They say you have to go back to the basics when you hit a rough patch or a wall, and the same is apparently true in blogging. I needed to remind myself why I started this blog to begin with, and that is sharing food-related stuff I’ve tried, tested, and ended up loving– with anyone who’s game to know about them. That’s it! In the past year however, I kept fixating on the fact that I’m no longer getting the same traffic and views that I used to. It got to a point where I started feeling utterly inadequate, which if I think about it really hard makes no sense. Not to toot my own horn, but I really do not think that my content is bad. Secondly, I didn’t start this blog with the goal of winning some sort of contest. When did I start subconsciously trying to compete anyway?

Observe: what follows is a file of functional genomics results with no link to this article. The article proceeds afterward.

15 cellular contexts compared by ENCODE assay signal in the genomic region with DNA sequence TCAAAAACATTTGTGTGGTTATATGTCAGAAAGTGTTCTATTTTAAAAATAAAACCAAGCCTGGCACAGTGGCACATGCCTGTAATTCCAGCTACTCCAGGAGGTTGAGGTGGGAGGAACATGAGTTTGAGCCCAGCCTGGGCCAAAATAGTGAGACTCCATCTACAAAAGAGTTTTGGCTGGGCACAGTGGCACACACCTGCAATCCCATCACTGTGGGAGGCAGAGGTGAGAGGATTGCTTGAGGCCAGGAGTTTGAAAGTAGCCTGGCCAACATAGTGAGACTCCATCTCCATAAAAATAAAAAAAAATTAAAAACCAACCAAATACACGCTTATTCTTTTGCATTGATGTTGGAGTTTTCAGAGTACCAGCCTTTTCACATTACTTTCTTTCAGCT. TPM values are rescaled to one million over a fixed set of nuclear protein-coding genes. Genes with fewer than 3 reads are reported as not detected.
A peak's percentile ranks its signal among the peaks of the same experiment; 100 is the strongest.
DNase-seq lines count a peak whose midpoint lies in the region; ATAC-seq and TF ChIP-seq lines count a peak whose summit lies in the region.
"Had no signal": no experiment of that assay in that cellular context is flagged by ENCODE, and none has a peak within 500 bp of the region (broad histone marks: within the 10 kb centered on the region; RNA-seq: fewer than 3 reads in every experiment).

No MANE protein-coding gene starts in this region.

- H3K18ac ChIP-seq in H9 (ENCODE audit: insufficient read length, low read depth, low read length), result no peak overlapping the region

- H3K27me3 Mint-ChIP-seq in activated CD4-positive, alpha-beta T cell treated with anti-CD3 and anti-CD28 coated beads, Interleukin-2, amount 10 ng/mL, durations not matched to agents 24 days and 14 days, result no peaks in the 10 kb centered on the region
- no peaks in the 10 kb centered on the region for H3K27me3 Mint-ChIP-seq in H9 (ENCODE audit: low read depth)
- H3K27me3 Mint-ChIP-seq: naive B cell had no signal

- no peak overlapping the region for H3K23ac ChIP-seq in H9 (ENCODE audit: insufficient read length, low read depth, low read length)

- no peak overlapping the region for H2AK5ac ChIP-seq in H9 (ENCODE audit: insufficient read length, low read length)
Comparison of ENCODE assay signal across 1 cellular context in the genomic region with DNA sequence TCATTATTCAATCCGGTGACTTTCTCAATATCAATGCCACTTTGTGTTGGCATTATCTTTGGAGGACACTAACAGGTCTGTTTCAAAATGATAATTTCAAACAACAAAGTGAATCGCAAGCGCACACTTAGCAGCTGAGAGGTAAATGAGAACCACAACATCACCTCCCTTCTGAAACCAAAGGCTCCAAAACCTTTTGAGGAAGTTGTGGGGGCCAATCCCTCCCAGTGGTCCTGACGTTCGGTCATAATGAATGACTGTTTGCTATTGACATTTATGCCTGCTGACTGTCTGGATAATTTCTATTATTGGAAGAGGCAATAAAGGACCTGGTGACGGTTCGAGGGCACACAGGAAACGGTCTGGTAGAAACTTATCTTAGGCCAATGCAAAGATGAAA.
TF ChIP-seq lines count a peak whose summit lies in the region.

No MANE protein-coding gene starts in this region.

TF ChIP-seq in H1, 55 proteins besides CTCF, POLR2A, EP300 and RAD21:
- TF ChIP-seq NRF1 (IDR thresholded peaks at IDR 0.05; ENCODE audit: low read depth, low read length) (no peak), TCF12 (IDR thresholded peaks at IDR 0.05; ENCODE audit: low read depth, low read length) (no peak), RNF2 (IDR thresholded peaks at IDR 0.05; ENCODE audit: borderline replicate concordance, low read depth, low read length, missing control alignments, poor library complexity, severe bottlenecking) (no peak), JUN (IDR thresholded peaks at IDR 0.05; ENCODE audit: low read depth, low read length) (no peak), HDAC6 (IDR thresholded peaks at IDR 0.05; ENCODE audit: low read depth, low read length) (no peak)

All I ever wanted was to take photos, make videos, share recipes… And somewhere along the way I started feeling pressured to match up to the people who churn out content like a bunch of machines. I started stressing out about how often I should post, about the technical stuff, about the numbers, etc etc etc. I started to feel disappointed that I wasn’t meeting all the ridiculous standards I set for myself even though I was just a hobbyist, not a full-time content creator. There was a period where I would work late into the night and be sleepy and cranky at work the next morning, and it was NOT PRETTY. There was no more joy in what I was doing here, only pressure and stress and that feeling of no matter how hard I tried my efforts were not and will never be enough. The feeling was bad enough that it made me want to throw in the towel.